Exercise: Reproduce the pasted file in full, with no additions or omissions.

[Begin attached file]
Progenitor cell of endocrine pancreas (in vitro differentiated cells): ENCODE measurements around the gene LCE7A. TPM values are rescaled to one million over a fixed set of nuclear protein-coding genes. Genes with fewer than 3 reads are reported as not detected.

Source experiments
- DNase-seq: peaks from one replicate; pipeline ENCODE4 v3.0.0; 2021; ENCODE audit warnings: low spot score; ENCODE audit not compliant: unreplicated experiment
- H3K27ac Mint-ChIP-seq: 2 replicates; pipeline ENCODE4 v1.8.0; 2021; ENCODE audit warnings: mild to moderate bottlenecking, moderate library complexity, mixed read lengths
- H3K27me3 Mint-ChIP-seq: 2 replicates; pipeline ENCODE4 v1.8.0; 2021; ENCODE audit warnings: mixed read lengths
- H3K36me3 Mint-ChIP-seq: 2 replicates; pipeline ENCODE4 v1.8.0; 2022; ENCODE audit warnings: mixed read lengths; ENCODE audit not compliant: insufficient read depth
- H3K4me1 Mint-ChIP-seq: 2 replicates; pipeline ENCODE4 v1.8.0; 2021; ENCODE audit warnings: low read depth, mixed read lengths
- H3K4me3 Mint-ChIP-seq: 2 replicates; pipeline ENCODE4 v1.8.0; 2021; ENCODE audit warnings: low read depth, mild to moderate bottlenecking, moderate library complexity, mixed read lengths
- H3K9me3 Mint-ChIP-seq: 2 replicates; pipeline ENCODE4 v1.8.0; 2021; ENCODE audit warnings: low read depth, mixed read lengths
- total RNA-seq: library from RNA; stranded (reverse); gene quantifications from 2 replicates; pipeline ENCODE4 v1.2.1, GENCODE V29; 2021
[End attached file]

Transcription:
Progenitor cell of endocrine pancreas (in vitro differentiated cells): ENCODE measurements around the gene LCE7A. TPM values are rescaled to one million over a fixed set of nuclear protein-coding genes. Genes with fewer than 3 reads are reported as not detected.

Source experiments
- DNase-seq: peaks from one replicate; pipeline ENCODE4 v3.0.0; 2021; ENCODE audit warnings: low spot score; ENCODE audit not compliant: unreplicated experiment
- H3K27ac Mint-ChIP-seq: 2 replicates; pipeline ENCODE4 v1.8.0; 2021; ENCODE audit warnings: mild to moderate bottlenecking, moderate library complexity, mixed read lengths
- H3K27me3 Mint-ChIP-seq: 2 replicates; pipeline ENCODE4 v1.8.0; 2021; ENCODE audit warnings: mixed read lengths
- H3K36me3 Mint-ChIP-seq: 2 replicates; pipeline ENCODE4 v1.8.0; 2022; ENCODE audit warnings: mixed read lengths; ENCODE audit not compliant: insufficient read depth
- H3K4me1 Mint-ChIP-seq: 2 replicates; pipeline ENCODE4 v1.8.0; 2021; ENCODE audit warnings: low read depth, mixed read lengths
- H3K4me3 Mint-ChIP-seq: 2 replicates; pipeline ENCODE4 v1.8.0; 2021; ENCODE audit warnings: low read depth, mild to moderate bottlenecking, moderate library complexity, mixed read lengths
- H3K9me3 Mint-ChIP-seq: 2 replicates; pipeline ENCODE4 v1.8.0; 2021; ENCODE audit warnings: low read depth, mixed read lengths
- total RNA-seq: library from RNA; stranded (reverse); gene quantifications from 2 replicates; pipeline ENCODE4 v1.2.1, GENCODE V29; 2021